Although some protein expression and radiomics were associated with LVSI in cervical carcinoma, the correlation of molecular proteins and radiomics has been rarely explored and confirmed. In our study, the Rad-score was correlated with TNC, according to the Spearman correlation analysis (Fig. 4). Thus, we assumed that the PET imaging textures of primary tumors changed through TNC and other proteins. The textures of primary tumor reflect the heterogeneity of tumor, and they could be used to predict LVSI in cervical carcinoma. Another research also hoped to utilize the expression of TNC on PET imaging by devising a new PET tracer. However, our result initially showed that radiomics derived from PET imaging provided a new possibility for non-invasive visualization of TNC expression. Song et al also found that the image signal changes on magnetic resonance imaging (MRI) were consistent with TNC expression, and cervical cancer tissues with node metastasis had the highest TNC expression.
Three machine learning models were established with logistic regression algorithm in the training data set and evaluated in the testing data set. All three models performed well in the training data set (Table 4), but the radiomics model had the highest AUC in the training data set. However, in the testing data set, the AUC value of the combined model was higher than that of the other models (Table 4). The reason for the results was that our data set was slightly smaller. Thus, we used all data sets to perform the multivariate logistic regression analysis (Table 3). The results also showed that the Rad-score and TNC were associated with LVSI in all data sets. Two different methods (statistics and machine learning) both confirmed that the combination of radiomics and TNC could predict LVSI in early-stage cervical cancer. The combined model for predicting LVSI was credible. The DeLong test also indicated that the AUC of the ROC of the combined model was better than that of the protein model in the training data set (Table 5). Previously, a few researchers also wanted to predict or distinguish LVSI through radiology for cervical cancer. Yang et al determined found that the minimum apparent diffusion coefficient and the minimum apparent diffusion coefficient ratio were significantly lower in LVI-positive invasive cervical cancer than in LVI-negative invasive cervical cancer (0.772 ± 0.062 vs. 0.917 ± 0.052, p < 0.001, and 0.712 ± 0.078 × 10−3 vs. 0.867 ± 0.099 × 10−3 mm2/s, p < 0.001, respectively). Gross tumor volume on MRI was also identified to be a possible independent risk factor for predicting LVSI (AUC = 0.700, p < 0.05). Recently, the use of radiomics based on magnetic resonance for predicting LVSI has been studied. According to Hua et al, the model based on multiparametric MRI showed the best prediction results, with an AUC of 0.842 (95% CI, 0.772–0.913; sensitivity = 0.773; specificity = 0.776) in the training cohort and 0.775 (95% CI, 0.637–0.912; sensitivity = 0.739; specificity = 0.667) in the validation cohort. Similarly, Li et al also found that the radiomics nomogram derived from MRI showed favorable discrimination between LVSI and non-LVSI groups, with an AUC of 0.754 (95% CI, 0.6326–0.8745) in the training cohort and 0.727 (95% CI, 0.5449–0.9097) in the validation cohort. We initially used the combination of PET radiomics with protein molecule to predict LVSI, which showed that the radiomics and combined models based on 18F-FDG PET imaging showed better results than those of previous studies.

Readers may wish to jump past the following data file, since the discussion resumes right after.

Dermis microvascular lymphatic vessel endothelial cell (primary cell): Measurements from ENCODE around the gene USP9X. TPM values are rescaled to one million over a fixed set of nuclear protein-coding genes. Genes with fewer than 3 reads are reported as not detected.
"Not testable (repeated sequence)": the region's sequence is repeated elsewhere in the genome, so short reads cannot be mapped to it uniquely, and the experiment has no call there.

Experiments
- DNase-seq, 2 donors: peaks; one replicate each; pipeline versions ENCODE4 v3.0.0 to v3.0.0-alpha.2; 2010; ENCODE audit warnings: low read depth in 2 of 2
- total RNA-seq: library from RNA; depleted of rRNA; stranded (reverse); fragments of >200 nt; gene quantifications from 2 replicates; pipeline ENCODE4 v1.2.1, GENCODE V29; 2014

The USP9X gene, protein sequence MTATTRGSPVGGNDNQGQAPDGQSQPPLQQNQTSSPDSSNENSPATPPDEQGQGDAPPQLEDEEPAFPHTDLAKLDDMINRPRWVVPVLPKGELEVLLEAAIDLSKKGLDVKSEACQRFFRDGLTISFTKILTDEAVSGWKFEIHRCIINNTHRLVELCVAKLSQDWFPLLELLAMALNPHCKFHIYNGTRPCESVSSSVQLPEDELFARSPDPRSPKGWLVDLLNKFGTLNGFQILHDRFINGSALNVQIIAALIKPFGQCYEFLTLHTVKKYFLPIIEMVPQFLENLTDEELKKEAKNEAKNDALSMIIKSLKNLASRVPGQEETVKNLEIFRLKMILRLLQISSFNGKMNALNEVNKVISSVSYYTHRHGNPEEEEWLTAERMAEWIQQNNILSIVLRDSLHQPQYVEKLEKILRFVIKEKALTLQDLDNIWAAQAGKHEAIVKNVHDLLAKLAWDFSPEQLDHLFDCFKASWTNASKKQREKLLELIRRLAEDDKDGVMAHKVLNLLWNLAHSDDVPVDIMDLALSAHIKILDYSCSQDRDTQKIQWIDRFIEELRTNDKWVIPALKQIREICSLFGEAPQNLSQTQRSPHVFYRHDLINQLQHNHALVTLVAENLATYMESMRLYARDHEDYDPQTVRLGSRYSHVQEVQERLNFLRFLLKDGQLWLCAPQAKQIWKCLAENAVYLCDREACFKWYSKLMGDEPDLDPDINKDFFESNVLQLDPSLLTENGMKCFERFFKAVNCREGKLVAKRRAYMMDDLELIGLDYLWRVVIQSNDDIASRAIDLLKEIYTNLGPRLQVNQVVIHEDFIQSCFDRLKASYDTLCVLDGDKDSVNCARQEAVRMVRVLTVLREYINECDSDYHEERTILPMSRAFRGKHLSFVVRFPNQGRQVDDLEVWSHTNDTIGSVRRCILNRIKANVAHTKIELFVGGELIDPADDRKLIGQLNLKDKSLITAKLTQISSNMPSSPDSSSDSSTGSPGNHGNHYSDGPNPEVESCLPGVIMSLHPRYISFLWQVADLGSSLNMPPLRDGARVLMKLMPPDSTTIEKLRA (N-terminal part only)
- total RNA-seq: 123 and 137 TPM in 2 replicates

However, this study has some limitations. First, the size of the data set was inadequate; thus, we need a larger number of data set to test our models as well as multicenter imaging data to evaluate reproducibility. Second, we only analyzed the association of the expression of TNC and COX-2 with LVSI. In the future, we hope to perform more protein analyses and explore the correlation of DNA with LVSI and the function of radiogenomics in order to predict LVSI. Finally, the PET image resolution was low, thus limiting the precision of the segment of tumor VOI as well as the extraction of the radiomics features.